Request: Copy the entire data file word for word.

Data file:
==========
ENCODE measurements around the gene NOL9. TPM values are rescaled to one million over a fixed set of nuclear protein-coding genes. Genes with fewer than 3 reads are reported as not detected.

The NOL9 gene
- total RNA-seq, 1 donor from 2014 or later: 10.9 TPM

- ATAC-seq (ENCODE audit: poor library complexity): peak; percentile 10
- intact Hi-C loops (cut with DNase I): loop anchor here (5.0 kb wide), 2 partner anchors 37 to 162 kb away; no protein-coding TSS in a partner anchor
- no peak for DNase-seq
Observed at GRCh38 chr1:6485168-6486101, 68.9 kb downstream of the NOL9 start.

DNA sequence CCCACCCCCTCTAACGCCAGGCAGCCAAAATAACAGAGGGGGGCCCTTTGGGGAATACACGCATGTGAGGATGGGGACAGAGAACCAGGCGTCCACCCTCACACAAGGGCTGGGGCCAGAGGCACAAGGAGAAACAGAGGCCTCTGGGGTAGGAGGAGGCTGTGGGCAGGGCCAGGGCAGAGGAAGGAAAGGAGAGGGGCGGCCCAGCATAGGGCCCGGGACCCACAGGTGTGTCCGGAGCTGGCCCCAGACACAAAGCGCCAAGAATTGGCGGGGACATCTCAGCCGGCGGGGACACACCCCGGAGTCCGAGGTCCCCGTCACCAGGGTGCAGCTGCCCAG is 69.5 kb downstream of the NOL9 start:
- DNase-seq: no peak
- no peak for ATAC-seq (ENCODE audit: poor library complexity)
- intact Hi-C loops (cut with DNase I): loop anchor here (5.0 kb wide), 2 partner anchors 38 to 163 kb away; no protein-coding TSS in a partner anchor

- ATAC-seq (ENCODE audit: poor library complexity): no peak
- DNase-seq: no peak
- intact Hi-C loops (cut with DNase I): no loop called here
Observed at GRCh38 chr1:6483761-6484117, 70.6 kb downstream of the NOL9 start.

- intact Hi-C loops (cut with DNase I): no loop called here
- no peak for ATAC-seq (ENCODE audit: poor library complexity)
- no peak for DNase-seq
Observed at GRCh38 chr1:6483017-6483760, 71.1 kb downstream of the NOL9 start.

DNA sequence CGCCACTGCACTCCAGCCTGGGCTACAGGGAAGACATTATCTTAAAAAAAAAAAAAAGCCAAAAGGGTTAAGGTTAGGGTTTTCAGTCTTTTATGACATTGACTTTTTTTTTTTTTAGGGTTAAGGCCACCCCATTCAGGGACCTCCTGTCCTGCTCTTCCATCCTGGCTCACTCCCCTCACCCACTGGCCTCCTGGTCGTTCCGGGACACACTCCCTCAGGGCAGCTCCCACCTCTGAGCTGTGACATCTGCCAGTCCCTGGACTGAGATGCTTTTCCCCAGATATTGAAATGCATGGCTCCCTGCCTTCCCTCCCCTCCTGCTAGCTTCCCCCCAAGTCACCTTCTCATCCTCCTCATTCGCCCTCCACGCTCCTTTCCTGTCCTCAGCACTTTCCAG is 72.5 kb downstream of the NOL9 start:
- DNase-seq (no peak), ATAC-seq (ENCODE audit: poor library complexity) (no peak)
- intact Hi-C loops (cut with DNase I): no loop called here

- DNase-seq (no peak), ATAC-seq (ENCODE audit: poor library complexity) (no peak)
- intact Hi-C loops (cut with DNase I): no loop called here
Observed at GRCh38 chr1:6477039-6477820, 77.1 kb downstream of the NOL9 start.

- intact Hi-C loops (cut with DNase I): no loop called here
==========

ENCODE measurements around the gene NOL9. TPM values are rescaled to one million over a fixed set of nuclear protein-coding genes. Genes with fewer than 3 reads are reported as not detected.

The NOL9 gene
- total RNA-seq, 1 donor from 2014 or later: 10.9 TPM

- ATAC-seq (ENCODE audit: poor library complexity): peak; percentile 10
- intact Hi-C loops (cut with DNase I): loop anchor here (5.0 kb wide), 2 partner anchors 37 to 162 kb away; no protein-coding TSS in a partner anchor
- no peak for DNase-seq
Observed at GRCh38 chr1:6485168-6486101, 68.9 kb downstream of the NOL9 start.

DNA sequence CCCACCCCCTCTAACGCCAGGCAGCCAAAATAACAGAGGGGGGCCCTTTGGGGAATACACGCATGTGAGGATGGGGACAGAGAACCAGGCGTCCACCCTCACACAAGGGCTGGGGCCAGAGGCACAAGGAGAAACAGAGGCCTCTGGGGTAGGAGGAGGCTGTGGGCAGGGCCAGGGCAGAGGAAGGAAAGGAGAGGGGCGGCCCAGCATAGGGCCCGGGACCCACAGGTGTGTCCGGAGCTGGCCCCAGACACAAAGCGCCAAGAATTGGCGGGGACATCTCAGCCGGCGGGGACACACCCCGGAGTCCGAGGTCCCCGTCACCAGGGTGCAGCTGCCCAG is 69.5 kb downstream of the NOL9 start:
- DNase-seq: no peak
- no peak for ATAC-seq (ENCODE audit: poor library complexity)
- intact Hi-C loops (cut with DNase I): loop anchor here (5.0 kb wide), 2 partner anchors 38 to 163 kb away; no protein-coding TSS in a partner anchor

- ATAC-seq (ENCODE audit: poor library complexity): no peak
- DNase-seq: no peak
- intact Hi-C loops (cut with DNase I): no loop called here
Observed at GRCh38 chr1:6483761-6484117, 70.6 kb downstream of the NOL9 start.

- intact Hi-C loops (cut with DNase I): no loop called here
- no peak for ATAC-seq (ENCODE audit: poor library complexity)
- no peak for DNase-seq
Observed at GRCh38 chr1:6483017-6483760, 71.1 kb downstream of the NOL9 start.

DNA sequence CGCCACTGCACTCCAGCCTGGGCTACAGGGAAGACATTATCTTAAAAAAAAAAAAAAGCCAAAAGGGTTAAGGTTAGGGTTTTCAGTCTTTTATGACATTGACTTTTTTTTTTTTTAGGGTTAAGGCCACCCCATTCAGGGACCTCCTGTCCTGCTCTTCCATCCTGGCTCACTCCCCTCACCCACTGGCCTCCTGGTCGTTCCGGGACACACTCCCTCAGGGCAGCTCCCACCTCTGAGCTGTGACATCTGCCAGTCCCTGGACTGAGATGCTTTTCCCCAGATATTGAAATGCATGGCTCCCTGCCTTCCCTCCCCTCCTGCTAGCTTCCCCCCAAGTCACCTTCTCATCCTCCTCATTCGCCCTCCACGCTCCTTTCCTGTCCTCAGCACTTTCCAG is 72.5 kb downstream of the NOL9 start:
- DNase-seq (no peak), ATAC-seq (ENCODE audit: poor library complexity) (no peak)
- intact Hi-C loops (cut with DNase I): no loop called here

- DNase-seq (no peak), ATAC-seq (ENCODE audit: poor library complexity) (no peak)
- intact Hi-C loops (cut with DNase I): no loop called here
Observed at GRCh38 chr1:6477039-6477820, 77.1 kb downstream of the NOL9 start.

- intact Hi-C loops (cut with DNase I): no loop called here